Posted on July 20, 2016

Solar stories: Diaries respondents’ experiences with off-grid solar

Isabella and her husband are serious farmers in rural Makueni and among the better-off families in the area.  They grow maize, vegetables, and bananas commercially and are doing well enough to send their older children to boarding school.  When Isabella received her unusually-large merry-go-round payout of KSh 50,000, she decided to take on a few home improvement projects, including the purchase of a solar panel, battery, inverter, and wiring throughout her house.  The project cost her KSh 37,000.  She would have preferred a grid connection, but there is no transformer near her home, and there’s no telling when it will get close enough for her to connect.  Isabella is very happy with her investment. She loves that her solar unit lights the whole house, that the children now can read at night with “clean light,” and that she can watch the evening news.  She hasn’t bought paraffin since the solar was installed, a savings she estimates at about KSh 600 per month.  Sure, it will be five years before she’s technically saving money, but, she believes the value from the solar was worth the expense. 

Betty also says her investment in solar has been worth it.  She bought an M-KOPA unit for a deposit of KSh 3,500 and KSh 50/day, a total of KSh 21,750 over the course of a year.  When we speak to her in June 2016, she has only KSh 1400 left on the unit she bought to power the shop/canteen she runs in a rural area outside of Eldoret.  She now can work longer hours and charge customers’ phones.  They now stay longer and spend more money.  She says that with children in school, she’d never be able to come up with a lump sum to connect to electricity.  M-KOPA is just what she needed.  Relative to her Diaries level income of just around KSh 3000/month, even M-KOPA was a huge expense.  But for her, it was one that paid off. 

When we started the Kenya Financial Diaries in 2012, 68% of our respondent households were using paraffin as their main source of lighting.  Twenty-six percent relied on electricity and only 3% on solar sources.  Lacking an electricity connection or strong solar power was a pain.  Paraffin lamps put out a lot of smoke and unpleasant smell, giving children headaches when doing their homework at night. Lamps had to be moved around the house to the places where needed.  Mobile phones had to be charged at friends’ homes and businesses, making smartphones feel especially impractical.  Television was out of the question.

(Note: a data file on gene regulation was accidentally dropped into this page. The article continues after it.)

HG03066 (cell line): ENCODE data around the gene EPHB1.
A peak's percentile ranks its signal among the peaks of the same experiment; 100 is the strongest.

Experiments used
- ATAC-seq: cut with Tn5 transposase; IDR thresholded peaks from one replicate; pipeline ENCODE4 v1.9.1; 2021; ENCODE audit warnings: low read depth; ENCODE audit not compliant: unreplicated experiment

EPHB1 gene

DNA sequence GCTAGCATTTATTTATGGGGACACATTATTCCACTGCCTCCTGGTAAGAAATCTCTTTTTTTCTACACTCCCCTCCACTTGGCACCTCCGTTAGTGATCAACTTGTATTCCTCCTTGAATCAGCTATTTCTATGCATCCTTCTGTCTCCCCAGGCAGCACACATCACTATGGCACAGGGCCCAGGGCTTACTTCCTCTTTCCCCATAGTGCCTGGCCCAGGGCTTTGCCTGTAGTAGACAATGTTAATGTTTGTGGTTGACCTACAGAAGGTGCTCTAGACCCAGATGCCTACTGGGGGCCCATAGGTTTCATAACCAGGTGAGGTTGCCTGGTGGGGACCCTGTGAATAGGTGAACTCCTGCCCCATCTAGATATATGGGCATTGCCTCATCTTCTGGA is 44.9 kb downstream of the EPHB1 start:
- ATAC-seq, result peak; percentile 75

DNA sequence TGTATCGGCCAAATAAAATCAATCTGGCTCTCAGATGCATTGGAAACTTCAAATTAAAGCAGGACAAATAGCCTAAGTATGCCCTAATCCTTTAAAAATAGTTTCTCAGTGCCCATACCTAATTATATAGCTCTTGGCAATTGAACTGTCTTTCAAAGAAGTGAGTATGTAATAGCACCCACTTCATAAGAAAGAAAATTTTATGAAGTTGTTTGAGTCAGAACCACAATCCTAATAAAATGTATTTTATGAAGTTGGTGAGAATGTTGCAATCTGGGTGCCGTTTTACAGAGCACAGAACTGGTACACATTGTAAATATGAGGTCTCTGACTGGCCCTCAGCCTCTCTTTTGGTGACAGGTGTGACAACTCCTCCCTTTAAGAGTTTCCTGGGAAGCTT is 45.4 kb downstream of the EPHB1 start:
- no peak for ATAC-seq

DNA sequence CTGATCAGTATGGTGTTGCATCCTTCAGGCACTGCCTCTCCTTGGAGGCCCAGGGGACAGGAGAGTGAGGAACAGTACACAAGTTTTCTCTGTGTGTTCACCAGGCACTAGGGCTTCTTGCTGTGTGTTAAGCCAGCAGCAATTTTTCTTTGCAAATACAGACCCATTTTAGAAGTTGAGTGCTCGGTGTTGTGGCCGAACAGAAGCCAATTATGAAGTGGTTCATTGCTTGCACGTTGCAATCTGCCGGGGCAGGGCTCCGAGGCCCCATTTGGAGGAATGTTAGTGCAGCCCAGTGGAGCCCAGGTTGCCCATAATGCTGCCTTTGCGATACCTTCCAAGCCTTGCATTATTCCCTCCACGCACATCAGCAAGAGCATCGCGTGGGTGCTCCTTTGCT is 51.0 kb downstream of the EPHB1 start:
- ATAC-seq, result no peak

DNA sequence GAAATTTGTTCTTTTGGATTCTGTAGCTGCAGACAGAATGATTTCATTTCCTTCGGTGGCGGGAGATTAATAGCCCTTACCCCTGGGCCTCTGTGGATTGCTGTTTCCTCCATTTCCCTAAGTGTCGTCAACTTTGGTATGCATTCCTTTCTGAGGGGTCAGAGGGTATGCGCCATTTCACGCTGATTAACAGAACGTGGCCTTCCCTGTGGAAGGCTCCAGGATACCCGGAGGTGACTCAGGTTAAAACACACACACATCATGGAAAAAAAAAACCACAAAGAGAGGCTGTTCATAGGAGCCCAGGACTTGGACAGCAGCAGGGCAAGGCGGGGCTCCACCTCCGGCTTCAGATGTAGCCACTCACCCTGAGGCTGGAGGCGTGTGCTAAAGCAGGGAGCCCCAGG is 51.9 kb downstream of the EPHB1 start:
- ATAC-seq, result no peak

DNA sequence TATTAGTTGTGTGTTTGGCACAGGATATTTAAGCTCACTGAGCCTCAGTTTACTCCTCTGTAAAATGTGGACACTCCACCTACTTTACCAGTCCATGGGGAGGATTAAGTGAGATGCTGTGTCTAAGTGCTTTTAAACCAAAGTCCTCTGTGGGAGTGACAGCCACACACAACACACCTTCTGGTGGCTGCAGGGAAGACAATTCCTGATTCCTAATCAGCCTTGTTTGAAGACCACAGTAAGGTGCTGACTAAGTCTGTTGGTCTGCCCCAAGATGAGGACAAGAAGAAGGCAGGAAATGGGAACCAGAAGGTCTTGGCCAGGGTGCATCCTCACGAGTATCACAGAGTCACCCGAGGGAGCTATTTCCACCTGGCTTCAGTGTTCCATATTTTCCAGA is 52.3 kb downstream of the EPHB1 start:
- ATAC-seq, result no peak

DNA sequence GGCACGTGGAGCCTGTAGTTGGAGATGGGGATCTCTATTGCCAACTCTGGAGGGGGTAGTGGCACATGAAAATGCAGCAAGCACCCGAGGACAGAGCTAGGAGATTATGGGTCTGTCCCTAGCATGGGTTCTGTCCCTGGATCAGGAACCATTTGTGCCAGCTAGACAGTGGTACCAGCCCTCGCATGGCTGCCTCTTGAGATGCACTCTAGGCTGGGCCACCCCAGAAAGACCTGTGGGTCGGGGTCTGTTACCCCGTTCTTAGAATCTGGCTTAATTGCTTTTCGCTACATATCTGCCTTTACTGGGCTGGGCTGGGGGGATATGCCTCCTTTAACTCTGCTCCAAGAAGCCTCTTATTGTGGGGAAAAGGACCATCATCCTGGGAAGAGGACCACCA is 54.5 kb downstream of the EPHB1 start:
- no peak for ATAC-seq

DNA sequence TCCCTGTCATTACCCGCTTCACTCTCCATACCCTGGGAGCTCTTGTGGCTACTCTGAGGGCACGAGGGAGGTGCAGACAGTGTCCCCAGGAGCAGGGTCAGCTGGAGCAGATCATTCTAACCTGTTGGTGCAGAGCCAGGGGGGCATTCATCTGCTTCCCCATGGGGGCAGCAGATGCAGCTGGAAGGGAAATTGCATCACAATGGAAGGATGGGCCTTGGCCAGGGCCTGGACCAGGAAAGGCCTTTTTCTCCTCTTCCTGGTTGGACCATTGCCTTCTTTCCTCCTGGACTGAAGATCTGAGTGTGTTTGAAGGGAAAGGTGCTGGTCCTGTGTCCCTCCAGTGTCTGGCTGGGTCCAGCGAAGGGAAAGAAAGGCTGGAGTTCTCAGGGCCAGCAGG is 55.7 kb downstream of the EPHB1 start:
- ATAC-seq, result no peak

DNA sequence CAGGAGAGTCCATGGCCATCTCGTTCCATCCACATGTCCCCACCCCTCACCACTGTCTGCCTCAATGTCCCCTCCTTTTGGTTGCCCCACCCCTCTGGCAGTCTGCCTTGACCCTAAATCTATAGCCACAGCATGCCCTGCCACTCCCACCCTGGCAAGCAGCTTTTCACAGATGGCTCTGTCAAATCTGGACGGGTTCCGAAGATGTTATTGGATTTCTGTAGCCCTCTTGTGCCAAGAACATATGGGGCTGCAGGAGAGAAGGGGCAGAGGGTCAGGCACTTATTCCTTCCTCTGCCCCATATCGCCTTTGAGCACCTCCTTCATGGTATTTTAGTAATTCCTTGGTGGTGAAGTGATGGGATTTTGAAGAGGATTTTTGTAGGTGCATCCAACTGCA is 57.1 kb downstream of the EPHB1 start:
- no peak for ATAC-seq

Fast forward to 2016, when we revisited our Diaries respondents, and we find that 25 households had connected to the electricity grid (mostly through a new subsidized connection scheme implemented by the government and the World Bank), and 15 had acquired solar.  Two of these households bought M-KOPA units, paying off their solar investment over time, the rest buying their units outright.  These solar connections were not cheap.  Diaries households were spending 4-6% of their consumption (about KSh 250-500) on all energy sources during the course of the Diaries.  They would need to make bigger investments—and get together a substantial lump sum—to buy equipment and, in at least two cases, wire their homes for electricity.  Today they run solar power through these wires, but they still hope—like most—to one day connect to the grid. 

Until then solar is bridging the gap, sometimes exceptionally well, like it has for Isabella and Betty. 

But, for others, it hasn’t been as beneficial.  Loretta and Howard stopped paying on their M-KOPA unit once they were able to connect to the grid. They’re not sure what will happen because they’ve stopped paying.  For now, the unit just sits idle in the house. They say they might finish paying it off so that they have a backup during blackouts.  Jacinta spent KSh 30,000 on a large solar system and wiring and wishes she could take it back now that the cost of connecting to the grid in her area has fallen to KSh 15,000.  Once connected to the grid, families can get the power they need for just KSh 300 per month in pre-paid tokens[1]